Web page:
It may be that you’ve done a lot internally to promote diversity and inclusion, and your staff are fully on board, but this still isn’t coming across externally.
So, what can you do? The first step is to review your recruitment process.
Promoting inclusive recruitment
At Langley we believe that the first step to driving and retaining diversity and inclusivity within any organisation is by upholding genuine equality within the recruitment process.
As a diverse-owned business certified by MSD UK, we understand the power of a diverse range of candidates. This is not only integral to our internal practice, but also a pillar of our unique value-added service to our clients.
Inclusive recruitment ensures you’re able to attract, interview and recruit candidates equally from a wide range of backgrounds. And it makes sure the entire recruitment process is fair for everyone, regardless of their situation.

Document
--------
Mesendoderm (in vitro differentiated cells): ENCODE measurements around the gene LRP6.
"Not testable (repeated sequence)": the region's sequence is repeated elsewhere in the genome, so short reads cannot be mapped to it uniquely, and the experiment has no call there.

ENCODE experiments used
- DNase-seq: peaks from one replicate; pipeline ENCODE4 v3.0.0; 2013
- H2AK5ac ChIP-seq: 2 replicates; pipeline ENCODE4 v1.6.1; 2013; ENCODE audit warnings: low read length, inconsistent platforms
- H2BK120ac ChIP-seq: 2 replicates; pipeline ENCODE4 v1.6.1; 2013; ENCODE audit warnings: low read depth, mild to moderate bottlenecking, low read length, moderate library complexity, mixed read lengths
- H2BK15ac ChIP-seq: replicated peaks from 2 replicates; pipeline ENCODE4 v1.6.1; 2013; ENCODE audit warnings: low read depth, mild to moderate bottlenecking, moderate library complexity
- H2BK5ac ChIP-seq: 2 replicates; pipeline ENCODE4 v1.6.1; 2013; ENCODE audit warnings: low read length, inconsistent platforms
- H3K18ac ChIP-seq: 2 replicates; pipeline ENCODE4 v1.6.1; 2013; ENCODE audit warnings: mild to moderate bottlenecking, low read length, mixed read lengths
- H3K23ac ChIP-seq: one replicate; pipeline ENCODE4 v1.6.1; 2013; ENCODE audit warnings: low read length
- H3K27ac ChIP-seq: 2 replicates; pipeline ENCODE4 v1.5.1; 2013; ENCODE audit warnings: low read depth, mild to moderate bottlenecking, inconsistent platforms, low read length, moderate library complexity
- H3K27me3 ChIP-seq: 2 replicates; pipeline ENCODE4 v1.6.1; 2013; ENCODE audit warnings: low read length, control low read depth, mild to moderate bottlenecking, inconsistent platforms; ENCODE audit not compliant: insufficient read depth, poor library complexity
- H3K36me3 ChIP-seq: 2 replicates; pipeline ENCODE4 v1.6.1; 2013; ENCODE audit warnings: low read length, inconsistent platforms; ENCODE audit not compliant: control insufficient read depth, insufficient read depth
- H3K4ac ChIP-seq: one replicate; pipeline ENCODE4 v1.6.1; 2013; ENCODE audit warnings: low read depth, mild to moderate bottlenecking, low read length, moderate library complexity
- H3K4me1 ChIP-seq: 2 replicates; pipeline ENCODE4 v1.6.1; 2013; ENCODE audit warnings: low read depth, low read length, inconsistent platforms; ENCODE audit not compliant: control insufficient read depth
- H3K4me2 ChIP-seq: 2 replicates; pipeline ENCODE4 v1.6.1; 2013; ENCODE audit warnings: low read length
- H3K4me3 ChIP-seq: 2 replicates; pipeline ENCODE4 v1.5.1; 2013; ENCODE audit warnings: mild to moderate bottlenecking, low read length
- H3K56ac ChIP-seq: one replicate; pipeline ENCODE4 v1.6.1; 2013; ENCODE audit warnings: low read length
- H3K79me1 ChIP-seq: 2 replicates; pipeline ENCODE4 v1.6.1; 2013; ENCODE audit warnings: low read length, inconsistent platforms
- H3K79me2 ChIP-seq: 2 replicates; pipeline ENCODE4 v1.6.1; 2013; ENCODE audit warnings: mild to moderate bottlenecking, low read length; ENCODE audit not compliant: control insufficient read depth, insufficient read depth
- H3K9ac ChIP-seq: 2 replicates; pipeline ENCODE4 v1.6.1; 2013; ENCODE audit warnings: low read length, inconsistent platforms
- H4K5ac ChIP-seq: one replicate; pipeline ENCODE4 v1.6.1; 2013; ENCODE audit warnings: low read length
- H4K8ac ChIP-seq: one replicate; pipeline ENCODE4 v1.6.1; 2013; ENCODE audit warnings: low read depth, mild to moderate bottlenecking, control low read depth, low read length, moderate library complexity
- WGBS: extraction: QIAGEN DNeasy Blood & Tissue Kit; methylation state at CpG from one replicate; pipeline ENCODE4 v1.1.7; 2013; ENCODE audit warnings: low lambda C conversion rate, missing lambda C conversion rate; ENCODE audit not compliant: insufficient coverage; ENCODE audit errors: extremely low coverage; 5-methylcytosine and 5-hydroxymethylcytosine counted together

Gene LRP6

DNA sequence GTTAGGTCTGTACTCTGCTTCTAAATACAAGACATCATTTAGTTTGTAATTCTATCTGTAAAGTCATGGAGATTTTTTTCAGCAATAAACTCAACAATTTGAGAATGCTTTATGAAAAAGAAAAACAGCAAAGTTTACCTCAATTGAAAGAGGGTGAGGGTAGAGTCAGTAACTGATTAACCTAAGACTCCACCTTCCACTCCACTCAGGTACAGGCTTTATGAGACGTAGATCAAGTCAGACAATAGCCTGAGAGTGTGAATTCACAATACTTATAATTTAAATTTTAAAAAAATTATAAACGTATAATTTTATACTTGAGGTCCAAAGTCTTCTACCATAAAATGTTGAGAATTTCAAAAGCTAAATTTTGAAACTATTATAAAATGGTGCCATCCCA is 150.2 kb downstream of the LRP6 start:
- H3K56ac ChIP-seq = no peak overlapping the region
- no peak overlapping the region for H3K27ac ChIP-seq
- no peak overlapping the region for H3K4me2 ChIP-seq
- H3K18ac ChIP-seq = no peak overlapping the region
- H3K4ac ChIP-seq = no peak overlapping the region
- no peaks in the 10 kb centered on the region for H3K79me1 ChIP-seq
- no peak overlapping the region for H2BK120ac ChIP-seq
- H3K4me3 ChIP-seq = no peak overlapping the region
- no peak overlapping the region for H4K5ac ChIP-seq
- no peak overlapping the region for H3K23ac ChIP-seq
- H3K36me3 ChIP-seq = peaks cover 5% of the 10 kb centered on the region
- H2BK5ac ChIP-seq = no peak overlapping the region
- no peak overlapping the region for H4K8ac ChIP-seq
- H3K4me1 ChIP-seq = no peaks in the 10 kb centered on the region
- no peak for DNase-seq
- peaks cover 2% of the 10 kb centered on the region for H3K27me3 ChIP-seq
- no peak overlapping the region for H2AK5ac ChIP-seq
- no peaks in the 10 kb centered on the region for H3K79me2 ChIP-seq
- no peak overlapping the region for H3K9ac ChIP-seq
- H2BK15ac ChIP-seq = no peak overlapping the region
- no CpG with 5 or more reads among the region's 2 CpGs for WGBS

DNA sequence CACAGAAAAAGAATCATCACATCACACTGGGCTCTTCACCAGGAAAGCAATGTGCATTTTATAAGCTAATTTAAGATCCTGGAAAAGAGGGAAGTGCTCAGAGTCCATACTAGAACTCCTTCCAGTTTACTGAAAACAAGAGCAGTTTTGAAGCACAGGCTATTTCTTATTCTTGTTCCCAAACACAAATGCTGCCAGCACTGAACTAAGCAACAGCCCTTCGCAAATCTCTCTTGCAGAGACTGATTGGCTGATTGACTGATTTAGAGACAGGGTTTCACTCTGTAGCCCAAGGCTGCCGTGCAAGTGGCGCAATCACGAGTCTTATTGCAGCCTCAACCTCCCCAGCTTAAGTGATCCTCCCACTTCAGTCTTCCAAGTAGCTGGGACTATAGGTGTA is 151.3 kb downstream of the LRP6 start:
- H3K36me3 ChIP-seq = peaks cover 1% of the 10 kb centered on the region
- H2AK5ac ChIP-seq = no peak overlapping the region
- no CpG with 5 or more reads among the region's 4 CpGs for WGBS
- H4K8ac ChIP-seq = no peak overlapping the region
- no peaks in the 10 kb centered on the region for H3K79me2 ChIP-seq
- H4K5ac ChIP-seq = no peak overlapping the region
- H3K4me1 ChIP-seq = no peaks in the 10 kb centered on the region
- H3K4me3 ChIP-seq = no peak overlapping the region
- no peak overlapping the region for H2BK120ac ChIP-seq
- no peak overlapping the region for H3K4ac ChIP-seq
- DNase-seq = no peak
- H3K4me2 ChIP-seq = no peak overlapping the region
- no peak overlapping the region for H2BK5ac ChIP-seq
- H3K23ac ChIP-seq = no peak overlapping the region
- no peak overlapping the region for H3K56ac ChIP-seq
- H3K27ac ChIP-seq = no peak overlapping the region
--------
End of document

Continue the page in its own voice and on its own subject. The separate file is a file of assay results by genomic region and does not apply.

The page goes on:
Six steps to an inclusive recruitment process
If you’re unsure of where to start, we’ve put together six steps you can take to make sure diversity and inclusion is at the heart of your recruitment strategy:
1. Review your company’s reputation
Even before you start the recruitment process, it’s important to review how your company could be viewed from an outside perspective. Make sure your commitment to diversity and inclusion is visible on your website. Use examples and case studies to showcase the diversity within your business and highlight how inclusivity is one of the driving forces behind your success.
Make sure spokes people for your organisation reflect your approach to diversity, as these people will be seen as the face of your company. Where you can, choose employees from a wide range of backgrounds to represent you.
2. Write inclusive job specifications